Apple on Marmalade

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Formerly a Vietnam war correspondent and political journalist. R.W ‘Johnny’ Apple (1934-2006), ended a 40-year stint on the New York Times by exploring the foods of the world. His gastronomic writing, collected in Far Flung and Well Fed (2009), ranges from soft-shelled crab in Chesapeake Bay to grappa in the Veneto. His investigation of marmalade, ‘a quintessentially, mistakably British product’, took him to Wilkin’s jam factory in Tiptree, Essex, though it ends with a paean to the homemade version. Apple’s near-religious enthusiasm for matured marmalade should be borne in mind if the tidy person in your household demands the expulsion of ancient jars. By Christopher Hirst

Not until well into the 19th century did the English follow the Scottish example and abandon the eating of marmalade in the evening. Mary Kettilby’s formula [from 1714] called for whole oranges, lemon juice and sugar. A contemporary recipe for homemade marmalade, that of Shaun Hill, differed only slightly, using whole lemons along with the oranges and sugar.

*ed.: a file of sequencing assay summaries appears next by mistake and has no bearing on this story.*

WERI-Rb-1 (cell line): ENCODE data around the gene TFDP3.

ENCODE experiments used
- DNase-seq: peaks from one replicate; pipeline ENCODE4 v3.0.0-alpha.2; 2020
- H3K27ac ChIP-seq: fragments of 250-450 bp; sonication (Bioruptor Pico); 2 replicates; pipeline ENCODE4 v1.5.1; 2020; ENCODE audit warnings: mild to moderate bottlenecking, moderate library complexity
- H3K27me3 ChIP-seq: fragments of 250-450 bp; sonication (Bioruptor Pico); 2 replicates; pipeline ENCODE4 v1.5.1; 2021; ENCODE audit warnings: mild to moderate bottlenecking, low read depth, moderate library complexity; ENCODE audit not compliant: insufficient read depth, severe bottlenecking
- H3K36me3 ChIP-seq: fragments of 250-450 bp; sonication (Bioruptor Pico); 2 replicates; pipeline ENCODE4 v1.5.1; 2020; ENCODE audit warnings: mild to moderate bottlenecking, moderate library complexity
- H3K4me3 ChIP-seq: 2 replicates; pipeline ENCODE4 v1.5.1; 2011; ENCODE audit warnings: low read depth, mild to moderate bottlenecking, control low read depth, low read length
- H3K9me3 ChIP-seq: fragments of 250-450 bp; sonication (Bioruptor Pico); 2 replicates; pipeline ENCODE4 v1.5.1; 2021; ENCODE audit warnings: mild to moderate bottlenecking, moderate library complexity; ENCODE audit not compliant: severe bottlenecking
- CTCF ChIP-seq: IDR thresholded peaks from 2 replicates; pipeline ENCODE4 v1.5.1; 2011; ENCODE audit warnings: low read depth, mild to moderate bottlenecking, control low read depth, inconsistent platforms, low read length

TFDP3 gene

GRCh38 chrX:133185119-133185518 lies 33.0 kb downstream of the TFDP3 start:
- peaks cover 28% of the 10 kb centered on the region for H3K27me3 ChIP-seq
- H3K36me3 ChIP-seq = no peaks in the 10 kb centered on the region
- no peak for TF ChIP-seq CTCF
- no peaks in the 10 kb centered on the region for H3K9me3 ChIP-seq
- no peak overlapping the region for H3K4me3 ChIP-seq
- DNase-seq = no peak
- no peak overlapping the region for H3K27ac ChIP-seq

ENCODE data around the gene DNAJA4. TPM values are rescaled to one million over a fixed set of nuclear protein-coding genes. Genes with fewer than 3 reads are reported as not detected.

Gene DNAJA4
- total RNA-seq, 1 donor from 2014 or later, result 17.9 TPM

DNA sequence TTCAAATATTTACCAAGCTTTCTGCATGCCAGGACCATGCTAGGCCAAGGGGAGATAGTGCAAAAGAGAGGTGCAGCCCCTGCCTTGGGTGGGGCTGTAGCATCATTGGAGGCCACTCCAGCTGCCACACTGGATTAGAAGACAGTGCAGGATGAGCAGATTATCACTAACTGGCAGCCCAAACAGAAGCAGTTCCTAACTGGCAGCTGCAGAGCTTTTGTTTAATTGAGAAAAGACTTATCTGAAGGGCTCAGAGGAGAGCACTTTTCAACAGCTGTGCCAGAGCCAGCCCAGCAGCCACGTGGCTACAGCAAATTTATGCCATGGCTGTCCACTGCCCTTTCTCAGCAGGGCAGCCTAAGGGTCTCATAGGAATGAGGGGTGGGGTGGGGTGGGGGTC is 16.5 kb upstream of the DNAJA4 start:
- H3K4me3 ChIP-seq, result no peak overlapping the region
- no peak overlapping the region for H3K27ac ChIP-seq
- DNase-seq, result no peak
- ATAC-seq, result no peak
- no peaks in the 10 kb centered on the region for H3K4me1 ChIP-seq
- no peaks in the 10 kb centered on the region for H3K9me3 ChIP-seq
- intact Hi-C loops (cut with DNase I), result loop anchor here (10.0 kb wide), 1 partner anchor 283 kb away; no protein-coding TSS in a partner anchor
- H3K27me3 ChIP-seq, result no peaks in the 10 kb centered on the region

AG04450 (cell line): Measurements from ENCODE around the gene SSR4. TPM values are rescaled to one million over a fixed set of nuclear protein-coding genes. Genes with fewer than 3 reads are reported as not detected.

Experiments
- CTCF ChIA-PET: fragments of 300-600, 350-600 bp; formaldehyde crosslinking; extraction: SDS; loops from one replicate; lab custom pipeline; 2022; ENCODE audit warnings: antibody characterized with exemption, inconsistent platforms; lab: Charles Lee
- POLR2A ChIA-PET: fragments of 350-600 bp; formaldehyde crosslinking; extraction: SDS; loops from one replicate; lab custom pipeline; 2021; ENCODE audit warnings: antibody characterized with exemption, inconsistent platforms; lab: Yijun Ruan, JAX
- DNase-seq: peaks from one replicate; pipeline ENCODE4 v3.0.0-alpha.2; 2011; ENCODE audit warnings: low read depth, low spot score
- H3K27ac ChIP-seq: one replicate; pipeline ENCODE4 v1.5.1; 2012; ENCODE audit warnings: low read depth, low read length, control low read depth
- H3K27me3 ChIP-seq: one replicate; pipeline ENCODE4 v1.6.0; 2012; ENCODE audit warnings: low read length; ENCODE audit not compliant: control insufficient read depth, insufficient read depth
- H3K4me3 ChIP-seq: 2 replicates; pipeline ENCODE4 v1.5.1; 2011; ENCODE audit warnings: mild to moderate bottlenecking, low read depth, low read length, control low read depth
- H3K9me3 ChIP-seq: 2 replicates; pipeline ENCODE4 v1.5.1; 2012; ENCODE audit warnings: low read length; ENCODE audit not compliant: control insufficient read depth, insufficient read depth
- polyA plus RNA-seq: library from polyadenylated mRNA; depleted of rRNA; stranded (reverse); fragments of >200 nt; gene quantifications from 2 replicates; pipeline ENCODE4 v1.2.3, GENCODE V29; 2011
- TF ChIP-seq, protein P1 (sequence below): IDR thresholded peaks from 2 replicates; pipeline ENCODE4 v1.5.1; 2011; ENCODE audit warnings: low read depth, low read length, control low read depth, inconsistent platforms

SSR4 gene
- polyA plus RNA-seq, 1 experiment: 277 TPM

‘Homemade marmalade,’ Hill says, ‘is superior to anything you can buy.’ A few years ago, my wife Betsey came across a pot he must have given us around 1990, hidden at the back of our larder. Mr Wilkin and others had told me that marmalade improved with age, like wine, so we opened the elderly pot and spread a little of the glistening, mahogany-coloured preserve on toast.
I won’t swear it was the best marmalade I’ve ever eaten, but it was certainly up there. In a way that almost never happens with even the best marmalades, the bitterness of the oranges and the sweetness of the sugar had miraculously dissolved into a rich syrupy harmony.

From This Blessed Plot, This Realm of Tea, This Marmalade (2002)

The illustration is from the Dalemain Marmalade Festival which takes place ever year in Cumbria. One of this year’s winners is Elspeth Biltoft, owner of Rosebud Preserves who was awarded a Gold for her Seville Orange Marmalade. For more details visit

Rosebud Preserves Seville Orange Marmalade, £3.40/227g,

For the Bread & Oysters Q&A interview with Elspeth Biltoft visit